But easier commutes and literal lifetime employment are small consolation for businesses facing the prospect of a labor shortage. Japan’s doors are only opening slowly to immigrants, if at all, and in the meantime, companies have to figure out how to get more from workers who are already unhappy with the amount of overtime they have to put in.

“Long hours, overtime without pay — these habits in the corporate world are damaging workers’ emotional and physical health,” which in turn hurts productivity, said Machiko Osawa, professor of sociology at Japan Women’s University in Tokyo. “Something needs to change in the way people work.”

While companies have reason to worry, optimists say a declining population may give long-suffering workers the upper hand.

One aspect of this power shift is the growing awareness of the need for human resource managers to balance employees’ work with other aspects of their life.

According to a November 2005 survey of 224 companies by Keio University’s Career Resource Laboratory, roughly 60 percent of respondents said a work-life balance was important. Of these, 69.5 percent said a work-life balance was necessary to boost worker morale, while 56.5 percent said it was necessary to boost employment opportunities for women.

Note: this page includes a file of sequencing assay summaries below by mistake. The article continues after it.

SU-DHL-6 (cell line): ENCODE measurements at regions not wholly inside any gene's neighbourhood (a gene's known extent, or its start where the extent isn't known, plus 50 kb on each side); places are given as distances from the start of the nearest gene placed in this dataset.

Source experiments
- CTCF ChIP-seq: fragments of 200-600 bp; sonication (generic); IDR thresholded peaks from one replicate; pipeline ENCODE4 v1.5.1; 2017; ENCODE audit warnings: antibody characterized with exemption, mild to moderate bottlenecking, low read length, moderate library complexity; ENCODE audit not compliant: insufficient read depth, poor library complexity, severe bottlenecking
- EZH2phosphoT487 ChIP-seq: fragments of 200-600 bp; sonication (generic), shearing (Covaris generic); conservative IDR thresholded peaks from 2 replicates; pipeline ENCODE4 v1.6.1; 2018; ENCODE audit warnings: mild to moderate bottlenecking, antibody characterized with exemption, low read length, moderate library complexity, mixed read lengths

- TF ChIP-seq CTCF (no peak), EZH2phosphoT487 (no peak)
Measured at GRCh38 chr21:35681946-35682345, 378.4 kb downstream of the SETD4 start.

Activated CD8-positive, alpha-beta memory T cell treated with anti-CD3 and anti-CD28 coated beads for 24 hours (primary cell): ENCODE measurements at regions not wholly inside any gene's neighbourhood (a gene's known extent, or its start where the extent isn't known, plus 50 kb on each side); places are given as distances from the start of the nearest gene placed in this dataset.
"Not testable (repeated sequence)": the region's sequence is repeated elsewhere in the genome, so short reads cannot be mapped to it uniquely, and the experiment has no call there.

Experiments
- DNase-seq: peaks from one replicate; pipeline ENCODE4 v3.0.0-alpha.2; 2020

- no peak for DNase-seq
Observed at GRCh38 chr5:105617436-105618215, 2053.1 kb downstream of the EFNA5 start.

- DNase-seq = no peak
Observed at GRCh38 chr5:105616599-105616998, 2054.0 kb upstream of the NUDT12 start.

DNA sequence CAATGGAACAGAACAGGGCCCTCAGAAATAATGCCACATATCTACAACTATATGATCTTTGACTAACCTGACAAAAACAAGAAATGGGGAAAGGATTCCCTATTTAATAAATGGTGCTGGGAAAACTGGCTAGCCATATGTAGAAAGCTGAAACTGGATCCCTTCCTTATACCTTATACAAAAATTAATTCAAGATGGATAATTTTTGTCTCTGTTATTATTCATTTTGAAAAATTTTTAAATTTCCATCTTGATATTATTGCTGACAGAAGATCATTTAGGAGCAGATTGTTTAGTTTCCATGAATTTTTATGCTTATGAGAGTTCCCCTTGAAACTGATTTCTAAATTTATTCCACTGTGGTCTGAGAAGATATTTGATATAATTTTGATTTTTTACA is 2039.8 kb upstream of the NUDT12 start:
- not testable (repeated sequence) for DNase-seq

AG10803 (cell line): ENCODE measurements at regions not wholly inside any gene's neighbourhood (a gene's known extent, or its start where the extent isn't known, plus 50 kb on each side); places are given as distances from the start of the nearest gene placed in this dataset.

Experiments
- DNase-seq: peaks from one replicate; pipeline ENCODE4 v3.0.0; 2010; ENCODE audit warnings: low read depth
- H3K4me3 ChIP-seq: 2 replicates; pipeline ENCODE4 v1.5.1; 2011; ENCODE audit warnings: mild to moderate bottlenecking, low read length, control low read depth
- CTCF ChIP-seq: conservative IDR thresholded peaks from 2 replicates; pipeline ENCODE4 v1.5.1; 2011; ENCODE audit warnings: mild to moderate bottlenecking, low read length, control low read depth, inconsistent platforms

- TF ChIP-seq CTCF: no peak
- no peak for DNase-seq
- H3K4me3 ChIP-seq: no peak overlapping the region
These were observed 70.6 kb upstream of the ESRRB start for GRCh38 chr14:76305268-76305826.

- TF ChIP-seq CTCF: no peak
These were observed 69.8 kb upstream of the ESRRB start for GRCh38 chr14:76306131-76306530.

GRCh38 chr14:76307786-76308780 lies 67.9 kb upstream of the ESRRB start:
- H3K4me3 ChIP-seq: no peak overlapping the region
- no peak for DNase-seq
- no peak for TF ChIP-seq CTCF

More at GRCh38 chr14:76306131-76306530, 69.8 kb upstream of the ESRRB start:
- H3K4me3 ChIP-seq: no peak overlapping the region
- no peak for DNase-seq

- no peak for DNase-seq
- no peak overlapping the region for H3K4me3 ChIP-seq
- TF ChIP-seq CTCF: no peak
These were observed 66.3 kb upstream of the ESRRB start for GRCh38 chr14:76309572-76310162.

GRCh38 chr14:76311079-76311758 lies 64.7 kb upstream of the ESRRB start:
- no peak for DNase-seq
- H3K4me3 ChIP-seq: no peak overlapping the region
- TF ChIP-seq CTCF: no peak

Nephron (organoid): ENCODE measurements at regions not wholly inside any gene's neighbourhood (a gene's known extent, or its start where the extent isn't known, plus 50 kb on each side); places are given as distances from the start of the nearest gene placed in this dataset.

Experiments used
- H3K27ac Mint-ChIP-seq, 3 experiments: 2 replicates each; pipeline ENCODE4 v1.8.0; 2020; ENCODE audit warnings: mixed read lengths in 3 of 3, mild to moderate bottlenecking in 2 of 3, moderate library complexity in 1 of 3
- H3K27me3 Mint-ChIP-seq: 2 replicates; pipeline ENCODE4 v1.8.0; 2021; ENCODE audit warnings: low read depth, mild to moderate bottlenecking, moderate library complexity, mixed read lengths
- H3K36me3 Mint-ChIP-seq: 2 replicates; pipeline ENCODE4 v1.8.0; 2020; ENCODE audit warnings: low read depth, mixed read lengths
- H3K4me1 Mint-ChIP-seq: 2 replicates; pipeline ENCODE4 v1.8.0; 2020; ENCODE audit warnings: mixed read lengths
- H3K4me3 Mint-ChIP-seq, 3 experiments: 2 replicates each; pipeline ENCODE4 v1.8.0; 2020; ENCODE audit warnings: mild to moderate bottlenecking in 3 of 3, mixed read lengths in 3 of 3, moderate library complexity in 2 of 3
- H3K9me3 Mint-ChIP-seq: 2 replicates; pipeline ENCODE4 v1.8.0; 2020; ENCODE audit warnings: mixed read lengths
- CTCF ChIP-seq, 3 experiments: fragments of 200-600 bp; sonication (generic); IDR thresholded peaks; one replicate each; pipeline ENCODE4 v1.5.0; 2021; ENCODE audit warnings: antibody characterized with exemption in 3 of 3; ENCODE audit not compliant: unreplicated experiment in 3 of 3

Human resource managers from some 35 major companies, including IBM Japan, Ltd., Nichirei Corp., Asahi Kasei Corp., Dentsu Inc. and Shiseido Co., set up the study group Work Life Balance Juku (cram school) in fiscal 2004, and have been discussing how to improve working conditions and encourage talented women to stay on with their companies.

“With the work pool shrinking, it is imperative that we make full use of motivated women and provide a workplace where they feel comfortable staying,” said one human resource manager who participated in the group and asked not to be identified.

While most of the meetings center around how to effect policies like maternity leave or work-sharing, participants also talk about inefficiencies that have forced workers to put in long hours, he said.

“We did away with meetings on the weekends, and instead opted for e-mail (at our company),” he said. “It’s made workers happier, and we don’t have to keep minutes of the meetings anymore.”

“In Japan , a great deal of emphasis is placed on how many hours employees put in,” Osawa said. “It’s time to judge workers by their performance, their results.”

A better sense of balance between work and other aspects of life may not lead to a higher birthrate, but Osawa said improved working conditions would remove one of the obstacles to having children.

“People are not having kids because there’s a huge sense of uncertainty,” Osawa said, arguing that workers feel they have been treated unfairly. Companies are raking in record profits, and yet people feel impoverished in terms of their quality of life, with few vacations and little time for family, she said.

“Having kids is an act of hope,” she said. “It’s hard to feel hope when you have a vague sense that you’re being cheated.”